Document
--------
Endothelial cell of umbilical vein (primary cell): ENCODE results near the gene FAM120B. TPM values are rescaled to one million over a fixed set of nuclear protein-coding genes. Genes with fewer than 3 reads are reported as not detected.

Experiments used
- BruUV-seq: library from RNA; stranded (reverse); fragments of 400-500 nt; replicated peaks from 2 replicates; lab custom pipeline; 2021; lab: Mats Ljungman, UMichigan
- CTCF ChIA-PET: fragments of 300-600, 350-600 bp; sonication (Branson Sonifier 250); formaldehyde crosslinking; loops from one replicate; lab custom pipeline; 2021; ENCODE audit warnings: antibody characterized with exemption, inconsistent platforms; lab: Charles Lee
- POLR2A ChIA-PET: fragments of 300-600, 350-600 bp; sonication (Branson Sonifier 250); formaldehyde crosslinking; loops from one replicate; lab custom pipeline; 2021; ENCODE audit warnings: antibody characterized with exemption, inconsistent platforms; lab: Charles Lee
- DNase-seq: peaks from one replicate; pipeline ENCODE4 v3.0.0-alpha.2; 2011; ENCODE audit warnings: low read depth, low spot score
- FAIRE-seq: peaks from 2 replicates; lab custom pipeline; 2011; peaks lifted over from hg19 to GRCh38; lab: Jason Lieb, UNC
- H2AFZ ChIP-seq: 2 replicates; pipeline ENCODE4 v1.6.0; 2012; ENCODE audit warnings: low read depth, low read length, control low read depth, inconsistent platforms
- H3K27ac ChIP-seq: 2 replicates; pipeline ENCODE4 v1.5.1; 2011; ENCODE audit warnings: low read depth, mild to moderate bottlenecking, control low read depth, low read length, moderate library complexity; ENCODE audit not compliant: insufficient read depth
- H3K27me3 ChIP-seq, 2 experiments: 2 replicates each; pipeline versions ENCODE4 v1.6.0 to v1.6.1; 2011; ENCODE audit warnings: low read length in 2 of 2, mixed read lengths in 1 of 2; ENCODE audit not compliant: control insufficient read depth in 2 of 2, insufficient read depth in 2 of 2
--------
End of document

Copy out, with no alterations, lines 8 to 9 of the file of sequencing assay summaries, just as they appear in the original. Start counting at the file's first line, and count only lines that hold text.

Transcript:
- H2AFZ ChIP-seq: 2 replicates; pipeline ENCODE4 v1.6.0; 2012; ENCODE audit warnings: low read depth, low read length, control low read depth, inconsistent platforms
- H3K27ac ChIP-seq: 2 replicates; pipeline ENCODE4 v1.5.1; 2011; ENCODE audit warnings: low read depth, mild to moderate bottlenecking, control low read depth, low read length, moderate library complexity; ENCODE audit not compliant: insufficient read depth